K: Yes. So what have I? I have only this mind that has been conditioned by knowledge. How am I, as an 'X', to move away, to move away from all that? Because there are more philosophers than religious people. Sorry! (Laughs)
DB: Well, I mean it depends, there are very few true philosophers too. (Laughs)
K: There are very few religious people too.
DB: Very few of either.
K: I am just making a joke of it.
DB: Yes. Well I don't know, you could say compare the number of people who call themselves philosophers, call themselves religious, far more call themselves religious. (Laughter) It doesn't matter. It doesn't count.
K: So how am I, an ordinary man, educated, read, experienced, to feel this thing, to touch it, to comprehend it?
You tell me words will not convey that. You tell me you must have a mind that is free from all knowledge, except technological, the other kind of knowledge. And you are asking me an impossible thing, aren't you? And if I say, I will make an effort, then that also is born out of the self-centred desire. So what shall I do? I think this is not a spurious question. It is a very serious question. This is what everybody asks - everybody in the sense - I mustn't use this general term - serious people ask.
DB: At least implicitly. They may not say it.
K: Yes, implicitly. So. You on the other side of the bank as it were, tell me that there is no boat to cross. You can't swim across (laughs). In fact you can't do anything. Basically that is what it comes to. So what shall I do? You are asking me to free - you are asking the mind, not the general mind but this mind...
DB: ...the particular mind.
K: Particular mind. You are asking this particular mind to eschew all knowledge. My god, sir! Has this been said in the Christian world, or in the Jewish world?
DB: I don't know about the Jewish world if they have said exactly that. But in some sense the Christians tell you to give your faith to god, to give up all your personal, to give over to Jesus as it were, and let him...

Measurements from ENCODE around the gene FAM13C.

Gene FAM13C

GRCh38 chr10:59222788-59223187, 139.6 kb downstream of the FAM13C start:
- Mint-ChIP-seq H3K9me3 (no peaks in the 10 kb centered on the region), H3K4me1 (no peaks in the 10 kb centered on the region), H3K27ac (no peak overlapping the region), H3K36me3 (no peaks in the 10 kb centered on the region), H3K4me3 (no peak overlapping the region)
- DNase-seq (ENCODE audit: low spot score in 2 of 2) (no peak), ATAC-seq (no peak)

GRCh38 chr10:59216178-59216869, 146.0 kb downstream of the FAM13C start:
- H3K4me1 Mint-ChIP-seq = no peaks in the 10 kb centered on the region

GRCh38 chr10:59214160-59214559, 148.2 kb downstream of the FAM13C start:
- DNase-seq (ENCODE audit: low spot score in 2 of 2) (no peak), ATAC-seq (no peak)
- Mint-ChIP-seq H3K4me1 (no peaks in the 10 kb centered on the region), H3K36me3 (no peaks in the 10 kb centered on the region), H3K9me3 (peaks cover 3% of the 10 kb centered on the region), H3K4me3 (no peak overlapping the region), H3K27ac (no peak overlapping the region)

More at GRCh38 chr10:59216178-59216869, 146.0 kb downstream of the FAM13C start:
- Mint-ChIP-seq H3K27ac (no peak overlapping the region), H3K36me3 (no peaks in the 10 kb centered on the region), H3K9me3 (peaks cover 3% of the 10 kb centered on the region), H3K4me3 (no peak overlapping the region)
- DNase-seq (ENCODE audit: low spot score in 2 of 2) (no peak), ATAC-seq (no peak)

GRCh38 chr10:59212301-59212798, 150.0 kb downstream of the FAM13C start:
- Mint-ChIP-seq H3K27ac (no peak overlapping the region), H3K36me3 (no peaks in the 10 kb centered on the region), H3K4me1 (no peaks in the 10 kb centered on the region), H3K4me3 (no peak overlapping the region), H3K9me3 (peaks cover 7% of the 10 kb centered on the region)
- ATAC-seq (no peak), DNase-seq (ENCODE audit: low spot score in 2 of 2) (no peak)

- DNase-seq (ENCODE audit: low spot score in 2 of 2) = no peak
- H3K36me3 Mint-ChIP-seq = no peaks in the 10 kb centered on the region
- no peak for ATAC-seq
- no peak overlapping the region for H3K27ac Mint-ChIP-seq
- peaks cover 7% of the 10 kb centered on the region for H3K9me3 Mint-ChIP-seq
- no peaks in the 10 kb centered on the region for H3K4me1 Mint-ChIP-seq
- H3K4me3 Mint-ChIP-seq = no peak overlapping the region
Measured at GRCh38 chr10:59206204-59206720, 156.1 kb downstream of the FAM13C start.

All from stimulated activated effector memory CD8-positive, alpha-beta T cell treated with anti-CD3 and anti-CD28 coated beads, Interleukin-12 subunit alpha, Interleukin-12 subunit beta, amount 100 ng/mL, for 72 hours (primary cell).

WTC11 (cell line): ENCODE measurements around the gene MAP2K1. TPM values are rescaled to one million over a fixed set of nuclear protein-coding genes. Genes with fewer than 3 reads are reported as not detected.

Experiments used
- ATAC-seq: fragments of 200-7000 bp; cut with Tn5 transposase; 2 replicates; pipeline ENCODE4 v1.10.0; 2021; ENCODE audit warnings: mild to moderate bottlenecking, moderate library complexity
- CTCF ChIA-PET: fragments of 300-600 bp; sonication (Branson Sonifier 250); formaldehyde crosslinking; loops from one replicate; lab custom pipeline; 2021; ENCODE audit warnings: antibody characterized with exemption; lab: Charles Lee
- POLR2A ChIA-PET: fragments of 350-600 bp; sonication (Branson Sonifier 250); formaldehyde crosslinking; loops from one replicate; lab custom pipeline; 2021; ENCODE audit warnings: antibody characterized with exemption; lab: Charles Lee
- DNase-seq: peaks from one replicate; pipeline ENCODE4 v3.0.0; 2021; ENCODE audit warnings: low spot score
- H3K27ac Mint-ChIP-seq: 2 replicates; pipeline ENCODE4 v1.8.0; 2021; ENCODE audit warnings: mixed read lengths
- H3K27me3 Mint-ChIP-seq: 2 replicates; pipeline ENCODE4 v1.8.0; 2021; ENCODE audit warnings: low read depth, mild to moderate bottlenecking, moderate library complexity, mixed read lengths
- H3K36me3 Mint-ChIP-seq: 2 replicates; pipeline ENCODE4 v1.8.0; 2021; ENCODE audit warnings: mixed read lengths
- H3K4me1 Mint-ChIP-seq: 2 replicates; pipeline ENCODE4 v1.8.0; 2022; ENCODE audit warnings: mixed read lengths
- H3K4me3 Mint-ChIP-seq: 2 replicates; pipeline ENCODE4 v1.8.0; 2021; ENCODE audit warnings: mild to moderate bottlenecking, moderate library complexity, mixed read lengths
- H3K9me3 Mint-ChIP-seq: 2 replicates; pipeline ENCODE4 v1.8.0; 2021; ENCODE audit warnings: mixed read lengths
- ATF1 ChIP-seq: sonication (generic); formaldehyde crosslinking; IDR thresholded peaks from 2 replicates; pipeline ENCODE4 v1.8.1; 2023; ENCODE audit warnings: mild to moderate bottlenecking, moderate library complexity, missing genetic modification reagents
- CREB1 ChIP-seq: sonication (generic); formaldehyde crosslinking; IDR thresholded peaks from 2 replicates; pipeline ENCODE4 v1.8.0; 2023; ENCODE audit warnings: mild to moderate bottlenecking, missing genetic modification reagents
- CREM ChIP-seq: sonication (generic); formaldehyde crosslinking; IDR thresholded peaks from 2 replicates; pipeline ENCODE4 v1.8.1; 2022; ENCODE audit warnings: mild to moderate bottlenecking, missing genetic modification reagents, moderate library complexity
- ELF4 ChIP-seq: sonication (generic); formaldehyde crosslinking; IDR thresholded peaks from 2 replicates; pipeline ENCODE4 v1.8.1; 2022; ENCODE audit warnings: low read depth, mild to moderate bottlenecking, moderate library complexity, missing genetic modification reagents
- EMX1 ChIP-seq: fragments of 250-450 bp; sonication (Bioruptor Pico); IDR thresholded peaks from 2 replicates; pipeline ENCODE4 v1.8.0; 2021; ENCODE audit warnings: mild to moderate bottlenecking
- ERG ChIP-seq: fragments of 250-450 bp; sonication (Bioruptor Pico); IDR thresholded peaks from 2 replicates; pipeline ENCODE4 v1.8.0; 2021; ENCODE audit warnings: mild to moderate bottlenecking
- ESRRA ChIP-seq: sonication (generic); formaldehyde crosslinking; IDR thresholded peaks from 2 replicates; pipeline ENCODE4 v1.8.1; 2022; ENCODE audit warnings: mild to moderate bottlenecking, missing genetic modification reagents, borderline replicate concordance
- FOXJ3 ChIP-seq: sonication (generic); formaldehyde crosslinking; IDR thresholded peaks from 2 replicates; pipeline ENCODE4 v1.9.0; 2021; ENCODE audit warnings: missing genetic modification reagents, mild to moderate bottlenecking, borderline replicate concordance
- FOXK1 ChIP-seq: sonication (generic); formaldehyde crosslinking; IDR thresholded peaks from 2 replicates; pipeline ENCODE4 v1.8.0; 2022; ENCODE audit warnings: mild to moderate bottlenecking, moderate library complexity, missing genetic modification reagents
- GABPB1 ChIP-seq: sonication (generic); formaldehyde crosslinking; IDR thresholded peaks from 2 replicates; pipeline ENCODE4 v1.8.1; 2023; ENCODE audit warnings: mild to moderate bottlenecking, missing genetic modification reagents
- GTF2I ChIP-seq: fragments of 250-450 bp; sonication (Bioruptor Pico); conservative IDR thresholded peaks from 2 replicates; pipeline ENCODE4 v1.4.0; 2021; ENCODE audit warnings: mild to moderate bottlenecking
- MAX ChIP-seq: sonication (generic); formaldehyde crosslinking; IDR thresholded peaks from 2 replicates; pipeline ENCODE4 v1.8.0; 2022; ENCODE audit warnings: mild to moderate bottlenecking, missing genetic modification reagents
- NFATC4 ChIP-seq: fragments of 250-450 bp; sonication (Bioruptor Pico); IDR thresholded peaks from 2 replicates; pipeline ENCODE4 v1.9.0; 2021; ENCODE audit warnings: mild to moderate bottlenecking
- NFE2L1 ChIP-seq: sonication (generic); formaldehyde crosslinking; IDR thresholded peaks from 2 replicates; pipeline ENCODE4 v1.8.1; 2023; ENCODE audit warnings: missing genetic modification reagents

K: No, they have said that, but - only through Jesus, you know. He is the door through which you go.
DB: Yes, that he is the mediator between us, you and god.
K: Yes. But, no, what I am trying to find out is: has, say for instance, Vedanta means the end of knowledge - you know that, of course. The ending of knowledge.
DB: It could mean that I suppose. I don't know Sanskrit that well.
K: Veda, I have discussed this...
DB: Veda by itself means knowledge, doesn't it?
K: That knowledge means the end of that.
DB: That means the end of it, yes.
K: And being a Westerner, I say it means nothing to me. Because from the Greeks and all that, this culture in which I have lived is emphasising knowledge. Last night Bronowski was talking again about evolution of man and all that.
DB: You mean they re-showed it?
K: Yes. When you talk to an Eastern mind - I am talking of the minds who have studied, not just the usual - they know, they acknowledge in their religious life a time must come when knowledge must end. The Vedantism - that is their whole way of looking. They would immediately understand that the mind must be free from knowledge. But it is only a conceptual, a theoretical understanding. But as a Westerner, it means absolutely nothing to me.
DB: Well, in the beginning. I think that there has been a Western tradition which is similar but not as common. Like in the Middle Ages there was a book written called 'The Cloud of Unknowing', which is on that line, but that is not the main line of Western thought.
K: No, that is what I am saying: it is not the main line of Western thought. So what shall I do? How shall I approach the question? I want to find it, not only find it, it gives meaning to life - not my intellect gives meaning to life by inventing some illusion, or some hope, some belief, but I see vaguely, that this understanding, or coming upon this ground, gives an immense significance to life.
DB: Yes, well people have used that notion of god to give significance to life.
K: No, no. God is merely an idea.
DB: Yes but the idea contains something similar to the Eastern idea that god is beyond knowing. At least most people accept it that way.
DB: Though some may not. So there is some sort of similar notion.
K: No, but you tell me this is not created by thought. So you cannot under any circumstances come upon it through any form of manipulation of thought.
DB: Yes, I understand what you are saying. I am trying to say that there is this problem, this danger, delusion, in the sense that in the West people say, 'Yes, that is quite true, it is through a direct experience of Jesus that we come upon it, not through thought' (laughter), you see.
K: I mean after all a direct experience of Jesus...
DB: Well those are my words, they might not even talk that way, I don't know. I am not able to express their views accurately. (Laughs) What? - the grace of god, yes.
K: The grace of god, yes.
DB: Something beyond thought, you see.
K: As a fairly educated man, fairly thoughtful man, I reject all that.
DB: Yes, why do you reject it?
K: Because it has become common, first of all. Common in the sense everybody says that. And also there may be, or perhaps there is, in it a great sense of illusion created by desire, hope, fear.